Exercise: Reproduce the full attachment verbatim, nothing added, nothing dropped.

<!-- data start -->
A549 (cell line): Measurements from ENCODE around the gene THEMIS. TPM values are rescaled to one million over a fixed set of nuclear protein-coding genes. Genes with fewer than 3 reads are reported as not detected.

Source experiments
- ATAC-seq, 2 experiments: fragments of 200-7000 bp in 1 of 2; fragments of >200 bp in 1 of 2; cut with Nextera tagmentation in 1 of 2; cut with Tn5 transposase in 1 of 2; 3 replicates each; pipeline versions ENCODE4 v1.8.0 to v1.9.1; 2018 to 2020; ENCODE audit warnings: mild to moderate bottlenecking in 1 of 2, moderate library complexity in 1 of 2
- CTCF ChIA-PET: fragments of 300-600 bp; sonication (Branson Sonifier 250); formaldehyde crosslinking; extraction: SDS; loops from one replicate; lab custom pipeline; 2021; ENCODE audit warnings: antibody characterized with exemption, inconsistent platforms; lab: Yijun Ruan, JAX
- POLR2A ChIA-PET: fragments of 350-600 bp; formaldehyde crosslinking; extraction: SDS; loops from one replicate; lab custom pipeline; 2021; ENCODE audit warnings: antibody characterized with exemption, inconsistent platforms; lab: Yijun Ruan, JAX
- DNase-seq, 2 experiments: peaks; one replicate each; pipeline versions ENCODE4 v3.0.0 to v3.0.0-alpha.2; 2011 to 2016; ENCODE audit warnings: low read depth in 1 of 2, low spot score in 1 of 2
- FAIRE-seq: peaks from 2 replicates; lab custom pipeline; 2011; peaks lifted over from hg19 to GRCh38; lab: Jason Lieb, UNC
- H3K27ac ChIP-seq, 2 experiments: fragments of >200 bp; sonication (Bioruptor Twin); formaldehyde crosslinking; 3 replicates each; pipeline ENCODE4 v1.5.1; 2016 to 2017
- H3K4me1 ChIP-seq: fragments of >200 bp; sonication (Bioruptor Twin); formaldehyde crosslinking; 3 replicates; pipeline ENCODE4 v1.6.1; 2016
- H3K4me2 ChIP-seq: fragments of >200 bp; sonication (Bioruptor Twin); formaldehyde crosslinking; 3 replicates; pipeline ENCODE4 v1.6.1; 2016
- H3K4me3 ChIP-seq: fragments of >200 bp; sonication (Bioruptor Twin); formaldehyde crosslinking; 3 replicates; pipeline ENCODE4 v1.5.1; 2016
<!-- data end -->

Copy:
A549 (cell line): Measurements from ENCODE around the gene THEMIS. TPM values are rescaled to one million over a fixed set of nuclear protein-coding genes. Genes with fewer than 3 reads are reported as not detected.

Source experiments
- ATAC-seq, 2 experiments: fragments of 200-7000 bp in 1 of 2; fragments of >200 bp in 1 of 2; cut with Nextera tagmentation in 1 of 2; cut with Tn5 transposase in 1 of 2; 3 replicates each; pipeline versions ENCODE4 v1.8.0 to v1.9.1; 2018 to 2020; ENCODE audit warnings: mild to moderate bottlenecking in 1 of 2, moderate library complexity in 1 of 2
- CTCF ChIA-PET: fragments of 300-600 bp; sonication (Branson Sonifier 250); formaldehyde crosslinking; extraction: SDS; loops from one replicate; lab custom pipeline; 2021; ENCODE audit warnings: antibody characterized with exemption, inconsistent platforms; lab: Yijun Ruan, JAX
- POLR2A ChIA-PET: fragments of 350-600 bp; formaldehyde crosslinking; extraction: SDS; loops from one replicate; lab custom pipeline; 2021; ENCODE audit warnings: antibody characterized with exemption, inconsistent platforms; lab: Yijun Ruan, JAX
- DNase-seq, 2 experiments: peaks; one replicate each; pipeline versions ENCODE4 v3.0.0 to v3.0.0-alpha.2; 2011 to 2016; ENCODE audit warnings: low read depth in 1 of 2, low spot score in 1 of 2
- FAIRE-seq: peaks from 2 replicates; lab custom pipeline; 2011; peaks lifted over from hg19 to GRCh38; lab: Jason Lieb, UNC
- H3K27ac ChIP-seq, 2 experiments: fragments of >200 bp; sonication (Bioruptor Twin); formaldehyde crosslinking; 3 replicates each; pipeline ENCODE4 v1.5.1; 2016 to 2017
- H3K4me1 ChIP-seq: fragments of >200 bp; sonication (Bioruptor Twin); formaldehyde crosslinking; 3 replicates; pipeline ENCODE4 v1.6.1; 2016
- H3K4me2 ChIP-seq: fragments of >200 bp; sonication (Bioruptor Twin); formaldehyde crosslinking; 3 replicates; pipeline ENCODE4 v1.6.1; 2016
- H3K4me3 ChIP-seq: fragments of >200 bp; sonication (Bioruptor Twin); formaldehyde crosslinking; 3 replicates; pipeline ENCODE4 v1.5.1; 2016